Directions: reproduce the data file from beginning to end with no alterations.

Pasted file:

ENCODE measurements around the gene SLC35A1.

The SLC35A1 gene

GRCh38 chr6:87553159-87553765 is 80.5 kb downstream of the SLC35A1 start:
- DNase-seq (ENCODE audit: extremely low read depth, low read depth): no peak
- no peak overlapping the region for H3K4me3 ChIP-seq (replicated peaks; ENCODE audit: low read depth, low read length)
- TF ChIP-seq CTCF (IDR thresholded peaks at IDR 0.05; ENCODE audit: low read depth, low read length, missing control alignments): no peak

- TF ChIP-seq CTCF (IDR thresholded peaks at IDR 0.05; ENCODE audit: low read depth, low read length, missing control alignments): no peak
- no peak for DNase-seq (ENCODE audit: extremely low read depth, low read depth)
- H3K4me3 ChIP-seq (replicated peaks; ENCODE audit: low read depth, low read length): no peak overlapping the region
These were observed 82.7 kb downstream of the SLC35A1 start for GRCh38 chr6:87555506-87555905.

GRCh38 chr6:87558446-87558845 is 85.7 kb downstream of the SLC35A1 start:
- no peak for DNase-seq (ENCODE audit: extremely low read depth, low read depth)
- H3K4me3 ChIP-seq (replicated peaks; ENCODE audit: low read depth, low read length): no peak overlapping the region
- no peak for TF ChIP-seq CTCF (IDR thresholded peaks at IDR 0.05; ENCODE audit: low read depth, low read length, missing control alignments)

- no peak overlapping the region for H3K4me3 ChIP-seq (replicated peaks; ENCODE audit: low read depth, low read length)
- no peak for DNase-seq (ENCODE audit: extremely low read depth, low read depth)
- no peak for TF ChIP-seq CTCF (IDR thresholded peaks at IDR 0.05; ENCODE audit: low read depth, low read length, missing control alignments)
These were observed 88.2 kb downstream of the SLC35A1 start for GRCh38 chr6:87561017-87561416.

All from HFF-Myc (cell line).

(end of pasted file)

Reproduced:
ENCODE measurements around the gene SLC35A1.

The SLC35A1 gene

GRCh38 chr6:87553159-87553765 is 80.5 kb downstream of the SLC35A1 start:
- DNase-seq (ENCODE audit: extremely low read depth, low read depth): no peak
- no peak overlapping the region for H3K4me3 ChIP-seq (replicated peaks; ENCODE audit: low read depth, low read length)
- TF ChIP-seq CTCF (IDR thresholded peaks at IDR 0.05; ENCODE audit: low read depth, low read length, missing control alignments): no peak

- TF ChIP-seq CTCF (IDR thresholded peaks at IDR 0.05; ENCODE audit: low read depth, low read length, missing control alignments): no peak
- no peak for DNase-seq (ENCODE audit: extremely low read depth, low read depth)
- H3K4me3 ChIP-seq (replicated peaks; ENCODE audit: low read depth, low read length): no peak overlapping the region
These were observed 82.7 kb downstream of the SLC35A1 start for GRCh38 chr6:87555506-87555905.

GRCh38 chr6:87558446-87558845 is 85.7 kb downstream of the SLC35A1 start:
- no peak for DNase-seq (ENCODE audit: extremely low read depth, low read depth)
- H3K4me3 ChIP-seq (replicated peaks; ENCODE audit: low read depth, low read length): no peak overlapping the region
- no peak for TF ChIP-seq CTCF (IDR thresholded peaks at IDR 0.05; ENCODE audit: low read depth, low read length, missing control alignments)

- no peak overlapping the region for H3K4me3 ChIP-seq (replicated peaks; ENCODE audit: low read depth, low read length)
- no peak for DNase-seq (ENCODE audit: extremely low read depth, low read depth)
- no peak for TF ChIP-seq CTCF (IDR thresholded peaks at IDR 0.05; ENCODE audit: low read depth, low read length, missing control alignments)
These were observed 88.2 kb downstream of the SLC35A1 start for GRCh38 chr6:87561017-87561416.

All from HFF-Myc (cell line).